Using Math Pictorial Aids to Boost Learning Part 2
This article is the second in the series of usefulness of pictorial aids in teaching Math. You might want to read the first article if you have not.
As mentioned, many students require the use of pictures to help them in visualising and understanding Math concepts. This is especially so for lower primary kids.
Once a child is familiar with a Math concept, he can move on to abstract questions and will not need the aid of pictures to help in solving the question anymore.
Here, I will share with you more examples on the usage of pictures and diagrams in helping your child to learn Math more easily.
Example 1 (P1)
Bob has 7 sweets. Cindy has 3 sweets. How many sweets must Bob give to Cindy so that they have the same number of sweets?
Tip : Draw the number of sweets as shown below to help your child visualise better.
Bob must give Cindy 2 sweets so that they have the same number of sweets.
From the above example, we can see clearly that Bob has 4 more sweets (circle in green) than Cindy. To have equal number of sweets, Bob has to give two sweets (circle in green) to Cindy.
Example 2 (P2)
Ramesh has 36 pencils. If he puts 3 pencils in a container, how many containers does he need?
36 ÷ 3 = 12
He needs 12 containers.
From the above example, you can circle the pencils in groups of 3. Visually, your child can see clearly that 36 ÷ 3 = 12.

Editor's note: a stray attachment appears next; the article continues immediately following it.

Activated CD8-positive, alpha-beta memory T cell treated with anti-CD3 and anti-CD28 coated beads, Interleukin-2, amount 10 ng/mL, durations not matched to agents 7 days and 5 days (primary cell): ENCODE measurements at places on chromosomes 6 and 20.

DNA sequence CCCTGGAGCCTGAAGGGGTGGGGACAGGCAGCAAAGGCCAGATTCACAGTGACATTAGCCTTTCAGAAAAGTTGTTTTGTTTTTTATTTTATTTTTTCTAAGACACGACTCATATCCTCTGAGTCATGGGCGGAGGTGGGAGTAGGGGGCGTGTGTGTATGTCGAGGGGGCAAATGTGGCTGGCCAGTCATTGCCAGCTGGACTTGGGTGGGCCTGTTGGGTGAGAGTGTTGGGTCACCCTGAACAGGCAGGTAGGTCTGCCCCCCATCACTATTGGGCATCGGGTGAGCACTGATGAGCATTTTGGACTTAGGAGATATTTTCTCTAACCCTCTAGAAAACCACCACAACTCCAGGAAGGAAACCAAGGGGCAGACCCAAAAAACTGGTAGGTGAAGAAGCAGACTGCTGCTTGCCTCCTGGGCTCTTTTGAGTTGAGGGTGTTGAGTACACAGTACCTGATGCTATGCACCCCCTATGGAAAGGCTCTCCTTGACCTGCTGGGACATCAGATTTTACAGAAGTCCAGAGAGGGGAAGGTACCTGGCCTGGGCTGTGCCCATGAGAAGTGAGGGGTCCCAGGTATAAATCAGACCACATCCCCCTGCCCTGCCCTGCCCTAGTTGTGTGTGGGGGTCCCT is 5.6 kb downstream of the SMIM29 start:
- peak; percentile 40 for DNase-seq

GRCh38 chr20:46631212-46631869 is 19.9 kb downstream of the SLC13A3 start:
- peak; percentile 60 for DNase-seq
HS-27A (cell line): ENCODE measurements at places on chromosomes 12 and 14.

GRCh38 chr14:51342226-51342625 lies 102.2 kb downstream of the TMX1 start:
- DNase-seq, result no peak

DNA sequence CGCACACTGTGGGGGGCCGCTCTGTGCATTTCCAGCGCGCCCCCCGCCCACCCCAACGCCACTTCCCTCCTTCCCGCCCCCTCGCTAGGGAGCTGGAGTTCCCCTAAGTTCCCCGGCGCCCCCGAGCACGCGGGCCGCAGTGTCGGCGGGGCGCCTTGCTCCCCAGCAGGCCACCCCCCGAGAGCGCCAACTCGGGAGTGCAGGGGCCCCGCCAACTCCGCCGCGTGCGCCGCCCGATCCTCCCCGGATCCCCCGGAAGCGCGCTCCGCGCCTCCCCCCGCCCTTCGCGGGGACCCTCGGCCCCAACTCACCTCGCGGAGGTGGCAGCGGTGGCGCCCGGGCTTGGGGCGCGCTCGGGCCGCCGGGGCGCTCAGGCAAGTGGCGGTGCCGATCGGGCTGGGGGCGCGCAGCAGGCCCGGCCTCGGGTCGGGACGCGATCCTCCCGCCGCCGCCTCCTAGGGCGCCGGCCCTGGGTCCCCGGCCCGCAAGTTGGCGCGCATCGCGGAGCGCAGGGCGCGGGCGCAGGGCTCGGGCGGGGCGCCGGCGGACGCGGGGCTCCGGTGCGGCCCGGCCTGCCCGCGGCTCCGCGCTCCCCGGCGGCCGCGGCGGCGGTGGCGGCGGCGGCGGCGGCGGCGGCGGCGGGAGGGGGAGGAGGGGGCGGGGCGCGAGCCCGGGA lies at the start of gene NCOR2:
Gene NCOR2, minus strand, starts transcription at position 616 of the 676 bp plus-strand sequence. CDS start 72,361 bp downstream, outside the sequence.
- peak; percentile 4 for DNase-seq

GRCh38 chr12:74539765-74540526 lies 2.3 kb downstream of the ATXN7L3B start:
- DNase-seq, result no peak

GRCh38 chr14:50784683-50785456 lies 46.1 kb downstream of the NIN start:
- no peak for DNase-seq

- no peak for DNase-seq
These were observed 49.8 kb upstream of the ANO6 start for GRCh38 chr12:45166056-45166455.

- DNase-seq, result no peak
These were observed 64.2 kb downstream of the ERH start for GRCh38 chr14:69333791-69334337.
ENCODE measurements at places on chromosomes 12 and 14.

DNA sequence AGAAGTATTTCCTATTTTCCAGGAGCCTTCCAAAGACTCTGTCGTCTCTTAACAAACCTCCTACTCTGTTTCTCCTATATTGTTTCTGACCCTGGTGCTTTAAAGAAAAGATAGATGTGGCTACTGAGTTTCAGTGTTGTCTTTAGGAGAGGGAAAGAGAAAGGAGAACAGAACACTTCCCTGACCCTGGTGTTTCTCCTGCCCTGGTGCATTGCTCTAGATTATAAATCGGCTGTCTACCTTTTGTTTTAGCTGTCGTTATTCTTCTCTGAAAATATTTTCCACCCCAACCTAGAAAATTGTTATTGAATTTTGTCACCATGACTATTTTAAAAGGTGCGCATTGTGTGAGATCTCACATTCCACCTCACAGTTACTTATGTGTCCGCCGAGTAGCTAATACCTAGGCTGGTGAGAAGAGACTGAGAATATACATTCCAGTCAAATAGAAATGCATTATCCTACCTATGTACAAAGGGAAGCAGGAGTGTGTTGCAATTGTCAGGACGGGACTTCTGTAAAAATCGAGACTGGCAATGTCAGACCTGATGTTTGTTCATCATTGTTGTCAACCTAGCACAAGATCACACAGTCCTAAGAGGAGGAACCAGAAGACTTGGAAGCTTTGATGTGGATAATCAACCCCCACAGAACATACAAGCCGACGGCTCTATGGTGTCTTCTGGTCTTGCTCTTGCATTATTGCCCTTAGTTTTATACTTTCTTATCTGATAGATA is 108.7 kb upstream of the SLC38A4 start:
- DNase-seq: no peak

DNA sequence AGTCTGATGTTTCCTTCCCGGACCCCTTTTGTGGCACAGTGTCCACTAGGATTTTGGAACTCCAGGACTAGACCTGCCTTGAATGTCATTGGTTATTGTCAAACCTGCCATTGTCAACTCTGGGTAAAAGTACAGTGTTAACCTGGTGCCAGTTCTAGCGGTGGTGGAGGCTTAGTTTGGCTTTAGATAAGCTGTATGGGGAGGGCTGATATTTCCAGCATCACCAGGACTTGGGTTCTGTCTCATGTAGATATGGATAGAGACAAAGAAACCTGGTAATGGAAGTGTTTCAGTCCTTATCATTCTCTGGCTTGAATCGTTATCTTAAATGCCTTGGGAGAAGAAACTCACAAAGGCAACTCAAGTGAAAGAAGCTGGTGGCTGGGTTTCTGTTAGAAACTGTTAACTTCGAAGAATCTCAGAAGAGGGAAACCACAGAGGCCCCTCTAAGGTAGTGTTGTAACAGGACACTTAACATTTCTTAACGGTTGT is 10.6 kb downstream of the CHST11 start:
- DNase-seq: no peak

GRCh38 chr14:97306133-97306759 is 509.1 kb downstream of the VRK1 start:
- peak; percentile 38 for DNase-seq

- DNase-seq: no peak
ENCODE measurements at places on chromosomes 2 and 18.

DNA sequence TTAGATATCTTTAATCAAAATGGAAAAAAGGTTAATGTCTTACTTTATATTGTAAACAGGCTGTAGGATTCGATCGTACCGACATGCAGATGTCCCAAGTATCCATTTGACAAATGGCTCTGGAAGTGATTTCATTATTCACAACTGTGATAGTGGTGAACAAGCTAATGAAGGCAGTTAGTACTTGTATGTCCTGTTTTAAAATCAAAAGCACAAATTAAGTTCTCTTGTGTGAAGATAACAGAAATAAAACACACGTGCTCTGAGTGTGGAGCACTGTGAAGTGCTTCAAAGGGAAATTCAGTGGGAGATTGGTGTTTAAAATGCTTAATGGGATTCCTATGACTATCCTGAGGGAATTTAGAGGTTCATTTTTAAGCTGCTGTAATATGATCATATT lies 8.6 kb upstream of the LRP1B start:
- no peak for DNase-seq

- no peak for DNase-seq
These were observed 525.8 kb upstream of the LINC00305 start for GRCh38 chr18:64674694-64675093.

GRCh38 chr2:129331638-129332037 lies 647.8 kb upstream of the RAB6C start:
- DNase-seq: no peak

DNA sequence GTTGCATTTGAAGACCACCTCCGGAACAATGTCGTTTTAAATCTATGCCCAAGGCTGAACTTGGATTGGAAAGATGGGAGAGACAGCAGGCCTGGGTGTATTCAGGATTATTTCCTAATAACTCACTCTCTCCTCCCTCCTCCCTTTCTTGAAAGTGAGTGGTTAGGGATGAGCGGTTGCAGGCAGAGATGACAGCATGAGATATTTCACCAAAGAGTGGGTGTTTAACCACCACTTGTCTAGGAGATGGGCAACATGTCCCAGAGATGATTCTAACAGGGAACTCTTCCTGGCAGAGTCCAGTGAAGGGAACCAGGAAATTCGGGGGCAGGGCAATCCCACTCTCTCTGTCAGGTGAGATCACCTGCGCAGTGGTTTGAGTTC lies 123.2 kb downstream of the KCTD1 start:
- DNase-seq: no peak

For the questions in OwlSmart Math database, we have added in doodling tools so that your child can circle objects in groups as shown above or do some working.
Example 3 (P3)
Aunt Jane bought 342 eggs. Uncle Lim bought 58 eggs more than her. How many eggs did Uncle Lim buy?
342 + 58 = 400
Uncle Lim bought 400 eggs.
The above example uses another visual aid, models, to show that Uncle Lim has more eggs than Aunt Jane. Thus, we need to add the two values to find out how many eggs Uncle Lim had. Basically, we can use models when you see phrase like” more than” or “less than” in a question.
Example 4 (P3)
Which fraction is bigger?
Needless to say, the comparison of the two pictures show clearly that 1/2 is definitely bigger. A part for a pie cut into two equal parts is bigger than a part of a pie cut into 4 equal parts.
Example 5 (P4)
Shawn has $185 more than Ali. Ali has 4/9 as much money as Shawn. How much do they have altogether?
5 units = $185
1 unit = $185 ÷ 5 = $37
13 units = $37 x 13 = $481
Based on the fraction 4/9, Ali has 4 units while Shawn has 9 units. We can draw the number of units each person has using models. Since Shawn has $185 more than Ali, the extra 5 more units Shawn has than Ali must be equal to $185. A model shows the concept of “more than” and number of units each person has very clearly here.
The few simple examples shown are commonly used in schools to help your child visualise concepts. For upper primary students, pictorial aids like models are often used to help your child visualise and simplify complex problem sums.
For more practice on questions with diagrams and pictures, do get a subscription with OwlSmart so that your child can learn fundamental concepts more easily. As the saying goes “Practice makes perfect”.
About the Author
Teacher Zen has over a decade of experience in teaching upper primary Math and Science in local schools. He has a post-graduate diploma in education from NIE and has a wealth of experience in marking PSLE Science and Math papers. When not teaching or working on OwlSmart, he enjoys watching soccer and supports Liverpool football team.